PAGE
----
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How To Handle Your Boss’s Secrets: ‘How to Get Away With Murder’ Advice for Wes Gibbons

How To Handle Your Boss's Secrets: 'How to Get Away With Murder' Advice for Wes Gibbons

Dear Captain Awkward,

I accidentally walked in on my law professor having sex with
someone in her office the other night. To make things worse, she’s married, and
I met her husband the very next day (he was NOT who I saw with her that night).

The whole thing was my mistake. I should have knocked and waited
for an answer before barging in, but I was excited to give her a piece of
information I’d found out for an urgent project we were working on. Working
with her is very competitive, and I was so anxious to impress her that I jumped
the gun without thinking.

Obviously, her private life is none of my business, and I said as
much to her when she and I had a one-on-one conversation later. I had been
terrified that she’d kick me off the assignment or find some way to get back at
me professionally for knowing what I know, but actually the opposite happened.
She started confiding MORE personal stuff about her marriage and got a bit
touchy-feely. The touching was halfway between a maternal shoulder-pat of encouragement
and some sexy chest-stroking, plausibly deniable in either direction.

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She also promoted me to work on a special project with her. I
tried to turn down the job — I don’t want a promotion that isn’t
earned as a bribe to keep me quiet — but she said it had nothing to do with
what I’d seen and that I should be more confident about the quality of my work.

Captain, it’s only my first week at school and on the job. I look
up to this woman, and I really want to do well here. I think that working
closely with her could open a lot of doors for me. My preference would be to
forget the whole sex thing, DEFINITELY forget being petted like a pet cat, keep
my head down and do my work. But I don’t know if that’s really possible and I
don’t have much of a poker face. What’s my best course of action here?

Fresh Meat

——

Dear Fresh Meat,

Have you heard the phrase: “Keep your friends close, and
your enemies closer?” You aren’t this woman’s friend, and you’re not her
enemy, exactly, but it’s interesting that she’s chosen a moment when you have
potentially compromising information about her to tuck you more tightly under
her wing. I can’t tell if it’s a sound strategy or hubris on her part. Bosses
do often try hard to hold onto underlings who can put up with their particular
quirks and who can be trusted not to blab professional or personal secrets. I
expect that’s doubly so in a profession like the law, where being jaded and
close-mouthed is a plus.

I would not be doing right by you if I didn’t remind you that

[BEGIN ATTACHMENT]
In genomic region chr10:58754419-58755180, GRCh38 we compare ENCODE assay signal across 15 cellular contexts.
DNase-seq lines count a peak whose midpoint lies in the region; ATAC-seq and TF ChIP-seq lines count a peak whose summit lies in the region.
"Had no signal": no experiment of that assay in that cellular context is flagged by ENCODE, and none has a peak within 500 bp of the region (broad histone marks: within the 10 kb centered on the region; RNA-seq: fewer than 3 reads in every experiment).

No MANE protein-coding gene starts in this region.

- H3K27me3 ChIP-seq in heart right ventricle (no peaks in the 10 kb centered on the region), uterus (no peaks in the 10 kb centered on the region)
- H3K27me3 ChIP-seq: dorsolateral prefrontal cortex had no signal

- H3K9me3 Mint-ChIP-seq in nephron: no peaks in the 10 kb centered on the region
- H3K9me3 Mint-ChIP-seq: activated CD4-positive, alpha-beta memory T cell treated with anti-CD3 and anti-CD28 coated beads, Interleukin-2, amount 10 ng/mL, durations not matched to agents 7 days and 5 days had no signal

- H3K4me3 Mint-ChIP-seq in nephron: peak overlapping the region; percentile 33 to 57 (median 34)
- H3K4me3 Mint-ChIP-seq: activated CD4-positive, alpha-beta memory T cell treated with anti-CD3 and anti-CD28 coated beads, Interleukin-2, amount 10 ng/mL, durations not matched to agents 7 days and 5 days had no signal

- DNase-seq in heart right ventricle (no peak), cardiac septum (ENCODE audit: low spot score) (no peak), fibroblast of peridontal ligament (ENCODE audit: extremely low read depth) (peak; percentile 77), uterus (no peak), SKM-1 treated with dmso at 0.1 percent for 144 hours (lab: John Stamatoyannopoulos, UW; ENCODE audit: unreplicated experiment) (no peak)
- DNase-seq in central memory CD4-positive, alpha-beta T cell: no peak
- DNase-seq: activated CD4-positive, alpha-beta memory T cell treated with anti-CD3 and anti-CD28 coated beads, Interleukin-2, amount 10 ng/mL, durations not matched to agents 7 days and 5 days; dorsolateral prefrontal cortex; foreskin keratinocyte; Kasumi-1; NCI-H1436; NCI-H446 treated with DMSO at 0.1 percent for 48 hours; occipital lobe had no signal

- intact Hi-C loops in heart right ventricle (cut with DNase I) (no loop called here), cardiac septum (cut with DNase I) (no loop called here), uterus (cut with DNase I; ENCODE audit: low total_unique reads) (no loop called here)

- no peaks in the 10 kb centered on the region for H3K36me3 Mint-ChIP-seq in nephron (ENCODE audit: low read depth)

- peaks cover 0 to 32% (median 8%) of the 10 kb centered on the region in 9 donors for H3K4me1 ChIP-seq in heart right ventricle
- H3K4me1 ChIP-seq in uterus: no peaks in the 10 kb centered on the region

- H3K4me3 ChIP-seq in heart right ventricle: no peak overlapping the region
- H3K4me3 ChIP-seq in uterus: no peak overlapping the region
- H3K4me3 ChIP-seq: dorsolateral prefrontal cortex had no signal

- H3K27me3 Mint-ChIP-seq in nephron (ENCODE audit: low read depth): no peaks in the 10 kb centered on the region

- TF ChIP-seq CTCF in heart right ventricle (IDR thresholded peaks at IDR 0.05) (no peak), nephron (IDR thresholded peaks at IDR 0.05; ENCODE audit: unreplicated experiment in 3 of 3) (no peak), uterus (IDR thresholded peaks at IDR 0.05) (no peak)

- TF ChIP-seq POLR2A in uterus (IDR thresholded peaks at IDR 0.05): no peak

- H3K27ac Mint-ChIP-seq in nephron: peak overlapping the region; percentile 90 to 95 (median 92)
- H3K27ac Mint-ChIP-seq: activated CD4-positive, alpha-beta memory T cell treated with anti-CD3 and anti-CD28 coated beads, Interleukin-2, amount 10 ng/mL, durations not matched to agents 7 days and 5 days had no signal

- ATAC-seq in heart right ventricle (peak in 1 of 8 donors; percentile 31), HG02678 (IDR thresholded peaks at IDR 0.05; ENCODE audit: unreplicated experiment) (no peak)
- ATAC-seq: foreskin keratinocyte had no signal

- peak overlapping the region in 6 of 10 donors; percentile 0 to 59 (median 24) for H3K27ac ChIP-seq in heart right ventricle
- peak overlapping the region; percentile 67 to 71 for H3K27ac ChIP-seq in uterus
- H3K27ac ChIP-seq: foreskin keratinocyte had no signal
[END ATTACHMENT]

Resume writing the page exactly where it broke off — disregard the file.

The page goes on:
there are other professors and other mentors you could seek out. Ones who don’t
touch you weirdly and over-share with you about their private lives. You do not
have to sign up to be in this highly irregular and uncomfortable work
environment. You don’t have to put up with unwanted touching at school or at
work, and you would be within your rights to report that to the school if you
wanted to.

I would not be doing right by you if we pretended that reporting
her is not likely be without consequences for you, which is shitty and unfair.
You’ve got a true Devil’s bargain on your hands: Do the “right thing”
by reporting a powerful and respected person for a vague weird thing that is
hard to describe (even though you and I both know there was some Wrongness there),
or ignore the Wrongness for your own potential gain. This comes right form the
“How to co-opt victims” playbook.

So here are some survival skills for continuing to work with this
woman (since I think you’ve already decided to keep working with this woman):

— Don’t
assume anything about her marriage (open marriages are a thing), but don’t
gossip about it either. You’re doing the right thing by just staying quiet
about what you saw — it is none of your business.

— Don’t
trust her with anything personal about yourself. She’s not your friend or your
mom. You’re not equals bonding over shared secrets. Redirect personal
conversations back to work whenever possible.

— If
she does the weird touching thing again, ask her directly not to do it anymore,
and document the incident and the conversation. In
fact, document any and all weird shit that happens as part of your work with
her.

— Document
your own work product and your learning process. Make sure you are getting what
you want out of the experience.

— Make
connections with other potential mentors — don’t get your entire professional
life wrapped up in this one person. Get to you know your other professors. Get
to know other students. You never know when you might have band together.

— Keep
your eyes open. You’re not the only one who has had weird experiences with her,
I’ll reckon.

— Have
an exit strategy. What steps would you take if this mentoring and working
relationship went to shit? What’s your alternate plan for getting ahead in your
career?

And work on that poker face. You’re going to need it if you stick
with this lawyering thing.

Jennifer Peepas is a Chicago-based filmmaker and film teacher. She answers questions from non-fictional characters at her blog, CaptainAwkward.com. 

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